GNL RUSHING INTO ANOTHER “SCHEME”: CABOT MARTIN

The original concept for this piece was to compose an imaginary supplementary Briefing Note for German Chancellor Olaf Scholz re his recent visit to Newfoundland.

But as I dug in deeper, I decided that this wind mess was too sad for even a half way jocular approach.

Not that we should be insensitive to the need to help supply Germany with some energy relief in the face of the Russian aggression against the Ukraine (and thus against all of us in the West).

We really should do our best to help but we must take care as these wind projects will have serious environmental and possibly economic impacts.

I don’t know if the reader has had the chance to drive around the cliffy shoreline of the Port au Port Peninsula, but I have many times, and can assure you that it is spectacularly endowed by nature.

The proposed high density of turbines all over the relatively small peninsula cannot help but be highly disturbing to both humans and nature.

More over, World Energy GH2’s (GH2 from now on) crown lands application covers extensive areas far beyond the immediate footprint of the turbines themselves and the roads connecting them (see Fig 2-1 on page 24 at the link below). The area being applied for covers roughly 2/3 of the area of the entire peninsula !

Turbines only ; crown lands application covers much more

And amazingly, GH2 has said that, in order to be viable, they must also be given two other areas which include the iconic and ecologically sensitive wilderness areas in the Lewis Hills and Blomidon Mountains plus the wilderness of the Codroy Valley’s Anguille Mountains.

These guys are nuts !

Here is a map from GH2’s Registration Document – note that Site B takes in both the Lewis Hills and the Blomidons, straddling Serpentine Lake. And Site C encompasses the Codroy Valley’s Anguille Mountains .

Is nothing to be considered sacred?

Source : GH2 Environmental Assessment Registration Document
Appendix 1 at page 24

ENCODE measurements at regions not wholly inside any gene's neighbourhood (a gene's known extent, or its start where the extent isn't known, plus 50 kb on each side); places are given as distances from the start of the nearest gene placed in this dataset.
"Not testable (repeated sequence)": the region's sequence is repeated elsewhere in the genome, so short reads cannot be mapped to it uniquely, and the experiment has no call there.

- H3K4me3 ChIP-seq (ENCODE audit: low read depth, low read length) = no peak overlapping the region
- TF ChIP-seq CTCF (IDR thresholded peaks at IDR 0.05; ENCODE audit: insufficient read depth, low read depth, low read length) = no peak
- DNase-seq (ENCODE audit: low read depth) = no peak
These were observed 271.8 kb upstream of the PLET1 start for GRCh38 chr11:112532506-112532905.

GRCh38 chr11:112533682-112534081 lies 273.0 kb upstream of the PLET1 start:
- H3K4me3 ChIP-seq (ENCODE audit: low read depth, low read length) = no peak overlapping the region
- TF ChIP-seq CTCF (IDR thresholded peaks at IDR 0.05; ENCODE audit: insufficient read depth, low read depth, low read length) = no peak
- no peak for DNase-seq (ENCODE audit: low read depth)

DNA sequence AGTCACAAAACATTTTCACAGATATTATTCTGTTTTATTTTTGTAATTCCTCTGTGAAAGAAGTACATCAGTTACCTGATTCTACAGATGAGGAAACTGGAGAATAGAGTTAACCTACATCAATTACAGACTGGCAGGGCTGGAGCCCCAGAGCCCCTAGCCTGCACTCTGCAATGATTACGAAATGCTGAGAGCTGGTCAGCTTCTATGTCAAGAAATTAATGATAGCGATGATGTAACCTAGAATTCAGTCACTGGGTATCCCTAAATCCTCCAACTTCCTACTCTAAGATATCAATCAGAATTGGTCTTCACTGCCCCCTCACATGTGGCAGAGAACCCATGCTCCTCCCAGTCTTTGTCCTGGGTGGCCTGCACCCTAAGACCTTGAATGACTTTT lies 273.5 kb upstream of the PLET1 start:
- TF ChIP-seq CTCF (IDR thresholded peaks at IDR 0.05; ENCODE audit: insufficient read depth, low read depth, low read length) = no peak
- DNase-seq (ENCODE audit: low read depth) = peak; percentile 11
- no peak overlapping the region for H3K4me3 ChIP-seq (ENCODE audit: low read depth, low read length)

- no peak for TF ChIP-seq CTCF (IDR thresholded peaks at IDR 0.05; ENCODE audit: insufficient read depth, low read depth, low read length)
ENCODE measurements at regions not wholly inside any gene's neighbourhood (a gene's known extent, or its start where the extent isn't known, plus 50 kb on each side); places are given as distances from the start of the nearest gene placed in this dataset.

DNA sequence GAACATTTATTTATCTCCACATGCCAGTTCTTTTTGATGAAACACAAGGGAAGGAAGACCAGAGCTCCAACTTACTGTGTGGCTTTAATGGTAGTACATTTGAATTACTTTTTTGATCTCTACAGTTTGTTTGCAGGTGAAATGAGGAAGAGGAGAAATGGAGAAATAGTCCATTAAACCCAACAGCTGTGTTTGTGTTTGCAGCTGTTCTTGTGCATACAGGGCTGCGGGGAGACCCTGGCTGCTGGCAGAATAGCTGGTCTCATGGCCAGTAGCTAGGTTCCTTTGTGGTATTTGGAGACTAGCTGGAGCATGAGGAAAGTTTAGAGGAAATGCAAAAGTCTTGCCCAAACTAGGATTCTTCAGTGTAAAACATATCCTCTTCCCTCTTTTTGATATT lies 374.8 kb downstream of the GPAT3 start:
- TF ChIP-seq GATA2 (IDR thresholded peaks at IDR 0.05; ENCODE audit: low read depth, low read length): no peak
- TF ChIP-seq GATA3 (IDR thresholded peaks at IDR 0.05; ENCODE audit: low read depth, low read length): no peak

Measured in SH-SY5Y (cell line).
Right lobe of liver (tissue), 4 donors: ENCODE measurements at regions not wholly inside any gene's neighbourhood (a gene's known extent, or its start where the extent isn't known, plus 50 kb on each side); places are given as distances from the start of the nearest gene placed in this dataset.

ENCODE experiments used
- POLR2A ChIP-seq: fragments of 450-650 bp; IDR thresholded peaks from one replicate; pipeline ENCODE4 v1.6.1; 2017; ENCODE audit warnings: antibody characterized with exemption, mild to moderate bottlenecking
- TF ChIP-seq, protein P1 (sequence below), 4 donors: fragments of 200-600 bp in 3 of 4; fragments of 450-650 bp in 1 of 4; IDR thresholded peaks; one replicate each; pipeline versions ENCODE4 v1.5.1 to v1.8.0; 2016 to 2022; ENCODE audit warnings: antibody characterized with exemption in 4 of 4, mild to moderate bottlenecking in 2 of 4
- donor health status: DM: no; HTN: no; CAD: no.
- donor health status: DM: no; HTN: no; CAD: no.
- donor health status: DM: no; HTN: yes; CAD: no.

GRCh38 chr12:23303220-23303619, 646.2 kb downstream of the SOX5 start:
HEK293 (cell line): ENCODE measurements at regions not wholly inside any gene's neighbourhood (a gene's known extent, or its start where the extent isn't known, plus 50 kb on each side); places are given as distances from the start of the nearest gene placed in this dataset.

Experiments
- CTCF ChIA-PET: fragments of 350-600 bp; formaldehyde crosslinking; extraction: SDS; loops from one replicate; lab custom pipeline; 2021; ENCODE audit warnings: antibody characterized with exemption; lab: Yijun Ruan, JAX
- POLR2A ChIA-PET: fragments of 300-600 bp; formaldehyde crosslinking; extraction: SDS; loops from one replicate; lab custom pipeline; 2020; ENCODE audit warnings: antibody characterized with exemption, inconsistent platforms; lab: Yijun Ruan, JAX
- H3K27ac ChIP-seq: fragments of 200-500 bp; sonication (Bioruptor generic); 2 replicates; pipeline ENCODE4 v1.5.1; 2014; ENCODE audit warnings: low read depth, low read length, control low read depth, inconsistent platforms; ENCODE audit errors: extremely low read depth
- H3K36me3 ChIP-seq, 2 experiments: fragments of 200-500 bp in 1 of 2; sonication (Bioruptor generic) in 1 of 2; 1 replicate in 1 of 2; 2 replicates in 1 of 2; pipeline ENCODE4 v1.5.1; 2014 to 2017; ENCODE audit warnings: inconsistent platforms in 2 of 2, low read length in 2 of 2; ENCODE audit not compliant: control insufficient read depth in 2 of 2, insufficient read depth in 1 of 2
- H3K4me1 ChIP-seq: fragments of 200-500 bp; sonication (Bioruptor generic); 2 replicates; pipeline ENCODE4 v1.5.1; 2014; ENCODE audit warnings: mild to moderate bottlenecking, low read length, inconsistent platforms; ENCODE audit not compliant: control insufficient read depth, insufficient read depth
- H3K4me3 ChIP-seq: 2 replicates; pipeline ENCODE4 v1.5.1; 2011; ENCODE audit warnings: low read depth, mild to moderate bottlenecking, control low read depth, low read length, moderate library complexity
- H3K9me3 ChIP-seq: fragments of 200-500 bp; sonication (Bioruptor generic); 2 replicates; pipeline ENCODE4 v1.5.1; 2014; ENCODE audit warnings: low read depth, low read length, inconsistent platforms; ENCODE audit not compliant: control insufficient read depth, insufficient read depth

And GH2’s Area A, B and C approach is “project splitting” in the extreme.

Project splitting is where companies apply at first for part of an overall project to get their foot in the door, so they can later argue that a project expansion is “needed”, say, because of economics – and it is too late to turn back.  

As to the specifics of the Port au Port/wind to electricity /to hydrogen/to ammonia/ to Germany project, we are all at a distinct disadvantage, as we are forced to rely on GH2’s heavily promotional materials  – there are no independent sources.

Here’s a link to GH2’s Port au Port wind/ammonia project Registration document  – https://www.gov.nl.ca/ecc/projects/2202-2/

Doesn’t really comprehensively describe the impacts of even Phase 1 and has practically nothing on Phases 2 and 3. But is very specific about how they want a lot of crown land up front and how it’s rush, rush, rush or we will miss the bus.

Document proposes a seemingly unrealistic project construction schedule to reinforce the rush, rush, rush concept. Going to build two major chemical plants, build all kinds of other stuff and erect 164 huge turbines – a 1,000 megawatts no less – and all to be in operation in three years from now – give me a break.

But beyond the hype, buried deep in the document (Appendix F), we come to a discussion of how use of NL Hydro’s traditional generation and transmission system is key to GH2’s scheme.

Appendix F  to GH2’s Registration Document is entitled “Preliminary Island Isolated Customer Interconnection Mitigation Strategy”, what a mouthful.

At page F-1, it sets out a very important issue with regard to the project and because it has the potential to hit the longsuffering Newfoundland rate payer in the pocket yet again, I will trouble the reader with the following rather long quote from said Appendix F :    

“The Project requires an interconnection with the NL Hydro IIS for the exchange of excess wind energy to the IIS during the winter and supply of energy from the IIS during the summer. [emphasis added – IIS stands for NL Hydro’s on Island transmission system] The IIS has an installed generating capacity of approximately 2,000 MW. The system is a winter peaking system with light loads occurring during the summer months. Consequently, connecting both a 500 MW H2 Plant and a 1,000 MW onshore wind farm connected [sic] to the IIS is considered to be a significant undertaking given the relative grid and project sizes.”